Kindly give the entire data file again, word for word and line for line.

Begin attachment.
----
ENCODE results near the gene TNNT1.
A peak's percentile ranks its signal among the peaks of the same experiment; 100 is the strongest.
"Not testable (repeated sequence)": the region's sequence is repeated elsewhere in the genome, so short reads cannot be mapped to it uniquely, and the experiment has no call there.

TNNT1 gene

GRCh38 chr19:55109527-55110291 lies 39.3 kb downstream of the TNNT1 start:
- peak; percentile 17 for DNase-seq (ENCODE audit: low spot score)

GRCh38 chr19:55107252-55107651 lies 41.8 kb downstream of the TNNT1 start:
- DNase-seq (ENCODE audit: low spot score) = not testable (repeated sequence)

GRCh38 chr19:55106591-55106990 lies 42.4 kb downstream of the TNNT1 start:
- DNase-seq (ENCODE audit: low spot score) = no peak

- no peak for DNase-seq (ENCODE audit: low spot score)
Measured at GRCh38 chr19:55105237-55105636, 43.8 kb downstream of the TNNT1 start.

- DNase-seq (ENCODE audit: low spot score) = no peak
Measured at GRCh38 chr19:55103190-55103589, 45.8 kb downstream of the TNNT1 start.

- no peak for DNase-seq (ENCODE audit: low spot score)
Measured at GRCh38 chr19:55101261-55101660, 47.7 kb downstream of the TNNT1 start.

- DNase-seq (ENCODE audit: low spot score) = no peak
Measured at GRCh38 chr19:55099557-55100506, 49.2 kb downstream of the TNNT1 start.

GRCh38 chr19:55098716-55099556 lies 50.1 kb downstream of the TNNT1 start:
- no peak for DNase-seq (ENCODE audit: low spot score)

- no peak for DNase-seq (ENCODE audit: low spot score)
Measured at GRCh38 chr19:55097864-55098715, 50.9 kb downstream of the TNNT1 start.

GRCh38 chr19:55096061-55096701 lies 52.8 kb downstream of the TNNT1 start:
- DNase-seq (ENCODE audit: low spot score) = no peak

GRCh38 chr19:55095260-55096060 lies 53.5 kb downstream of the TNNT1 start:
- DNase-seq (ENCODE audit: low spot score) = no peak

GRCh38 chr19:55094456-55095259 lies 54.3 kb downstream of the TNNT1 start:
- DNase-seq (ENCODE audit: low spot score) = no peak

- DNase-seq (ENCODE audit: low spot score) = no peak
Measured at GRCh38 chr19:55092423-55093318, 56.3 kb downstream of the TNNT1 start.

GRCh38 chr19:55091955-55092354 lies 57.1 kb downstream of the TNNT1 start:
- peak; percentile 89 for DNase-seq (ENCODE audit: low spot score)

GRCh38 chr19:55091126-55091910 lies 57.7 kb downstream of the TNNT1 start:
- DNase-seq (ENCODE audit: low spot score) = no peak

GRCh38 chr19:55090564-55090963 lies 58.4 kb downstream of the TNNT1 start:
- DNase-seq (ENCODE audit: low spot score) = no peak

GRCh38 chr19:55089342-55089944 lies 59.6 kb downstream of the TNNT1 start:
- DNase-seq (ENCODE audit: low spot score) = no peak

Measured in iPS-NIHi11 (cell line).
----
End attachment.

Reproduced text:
ENCODE results near the gene TNNT1.
A peak's percentile ranks its signal among the peaks of the same experiment; 100 is the strongest.
"Not testable (repeated sequence)": the region's sequence is repeated elsewhere in the genome, so short reads cannot be mapped to it uniquely, and the experiment has no call there.

TNNT1 gene

GRCh38 chr19:55109527-55110291 lies 39.3 kb downstream of the TNNT1 start:
- peak; percentile 17 for DNase-seq (ENCODE audit: low spot score)

GRCh38 chr19:55107252-55107651 lies 41.8 kb downstream of the TNNT1 start:
- DNase-seq (ENCODE audit: low spot score) = not testable (repeated sequence)

GRCh38 chr19:55106591-55106990 lies 42.4 kb downstream of the TNNT1 start:
- DNase-seq (ENCODE audit: low spot score) = no peak

- no peak for DNase-seq (ENCODE audit: low spot score)
Measured at GRCh38 chr19:55105237-55105636, 43.8 kb downstream of the TNNT1 start.

- DNase-seq (ENCODE audit: low spot score) = no peak
Measured at GRCh38 chr19:55103190-55103589, 45.8 kb downstream of the TNNT1 start.

- no peak for DNase-seq (ENCODE audit: low spot score)
Measured at GRCh38 chr19:55101261-55101660, 47.7 kb downstream of the TNNT1 start.

- DNase-seq (ENCODE audit: low spot score) = no peak
Measured at GRCh38 chr19:55099557-55100506, 49.2 kb downstream of the TNNT1 start.

GRCh38 chr19:55098716-55099556 lies 50.1 kb downstream of the TNNT1 start:
- no peak for DNase-seq (ENCODE audit: low spot score)

- no peak for DNase-seq (ENCODE audit: low spot score)
Measured at GRCh38 chr19:55097864-55098715, 50.9 kb downstream of the TNNT1 start.

GRCh38 chr19:55096061-55096701 lies 52.8 kb downstream of the TNNT1 start:
- DNase-seq (ENCODE audit: low spot score) = no peak

GRCh38 chr19:55095260-55096060 lies 53.5 kb downstream of the TNNT1 start:
- DNase-seq (ENCODE audit: low spot score) = no peak

GRCh38 chr19:55094456-55095259 lies 54.3 kb downstream of the TNNT1 start:
- DNase-seq (ENCODE audit: low spot score) = no peak

- DNase-seq (ENCODE audit: low spot score) = no peak
Measured at GRCh38 chr19:55092423-55093318, 56.3 kb downstream of the TNNT1 start.

GRCh38 chr19:55091955-55092354 lies 57.1 kb downstream of the TNNT1 start:
- peak; percentile 89 for DNase-seq (ENCODE audit: low spot score)

GRCh38 chr19:55091126-55091910 lies 57.7 kb downstream of the TNNT1 start:
- DNase-seq (ENCODE audit: low spot score) = no peak

GRCh38 chr19:55090564-55090963 lies 58.4 kb downstream of the TNNT1 start:
- DNase-seq (ENCODE audit: low spot score) = no peak

GRCh38 chr19:55089342-55089944 lies 59.6 kb downstream of the TNNT1 start:
- DNase-seq (ENCODE audit: low spot score) = no peak

Measured in iPS-NIHi11 (cell line).